I’ll be honest here, I usually make tomato-based salsa because that’s what I personally enjoy. When it comes to salsa, I tend to prefer a smooth tomato base with some onions for texture and some sweet zip from a crunchy jalapeno. Since red salsa is what I tend to like to eat, it’s also what I tend to make. The only issue with having tubs of delicious homemade spicy goodness stacked in the fridge is that my wife – while appreciative of my amateur affinity for the culinary arts – seems to NOT prefer spicy red salsa. This, in itself, isn’t a big deal. I consume enough salsa weekly to stock the tables of a small to medium family-style Mexican restaurant, and I tend to grab a jar or two each of cowboy caviar and green salsa for Krystle (and to have a little variety) when I’m at Trader Joe’s.
Note to self: Come up with a good recipe for cowboy caviar.
So, when I made the decision to go all-in with my Mexican-inspired recipes this passed Cinco de Mayo, I chose to include a green salsa – a first for me – on my list.
I based my shopping list on a handful of recipes that I had read online, but unfortunately forgot them in the printer on my way to the store. I remembered the tomatillos, serrano peppers, cilantro – of course – and oregano, so I had a good base to build upon.
- 1 lb. husked tomatillos
- 1 medium white onion
- 2 minced garlic cloves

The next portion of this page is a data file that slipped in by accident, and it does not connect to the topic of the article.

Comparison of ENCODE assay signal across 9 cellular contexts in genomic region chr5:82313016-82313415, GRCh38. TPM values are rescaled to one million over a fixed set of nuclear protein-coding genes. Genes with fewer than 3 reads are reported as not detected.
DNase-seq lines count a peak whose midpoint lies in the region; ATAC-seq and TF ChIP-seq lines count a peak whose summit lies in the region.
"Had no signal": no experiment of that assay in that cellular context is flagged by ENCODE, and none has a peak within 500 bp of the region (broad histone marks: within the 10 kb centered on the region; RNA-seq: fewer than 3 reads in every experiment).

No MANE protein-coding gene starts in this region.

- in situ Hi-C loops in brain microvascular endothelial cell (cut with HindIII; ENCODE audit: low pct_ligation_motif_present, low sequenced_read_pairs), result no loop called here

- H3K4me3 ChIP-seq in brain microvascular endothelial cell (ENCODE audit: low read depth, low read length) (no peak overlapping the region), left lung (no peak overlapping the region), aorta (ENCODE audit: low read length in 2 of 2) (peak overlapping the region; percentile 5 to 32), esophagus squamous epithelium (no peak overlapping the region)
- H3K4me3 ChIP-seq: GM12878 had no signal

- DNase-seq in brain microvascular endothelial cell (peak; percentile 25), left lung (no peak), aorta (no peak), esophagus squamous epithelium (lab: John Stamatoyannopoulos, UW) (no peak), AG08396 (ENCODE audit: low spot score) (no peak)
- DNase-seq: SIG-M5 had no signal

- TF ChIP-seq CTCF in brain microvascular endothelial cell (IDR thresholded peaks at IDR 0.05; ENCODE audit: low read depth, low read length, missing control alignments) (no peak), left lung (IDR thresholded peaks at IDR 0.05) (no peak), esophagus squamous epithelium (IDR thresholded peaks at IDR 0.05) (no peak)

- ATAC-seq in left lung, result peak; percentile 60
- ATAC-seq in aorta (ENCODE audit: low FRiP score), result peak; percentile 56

- 1 minced serrano chile pepper
- ¼ cup chopped cilantro
- 2 tbsp chopped fresh oregano
- 1 tsp salt
- ½ tsp pepper
- 1 ½ cups of water
- Vegetable oil
I started by husking and cleaning the tomatillos, slicing them in half, and tossing them in oil, salt and pepper with the onion – which I quartered.
As we all know, everything is better grilled, so the oil-coated veggies were destined for that magical cooking surface. The tomatillos and onions went face down onto a cooking spray-coated veggie tray. I grilled them for six minutes on each side which gave the skin a nice char, and softened up the meat of the fruit.
I flipped the onions at shorter intervals as the tomatillos were cooking.
I then rough-chopped the ingredients, and pulsed them all together in the CuisinArt.
The final result was a richly colored green salsa with a sweet and smoky flavor punctuated nicely by the fresh garlic and herbs.
The oregano was a little too strong for my taste in this recipe. Were I to try to make it again, I would reduce the amount of oregano to somewhere around ½ to ¾ of a tablespoon.
Serve as a side with corn chips, and a cerveza of course.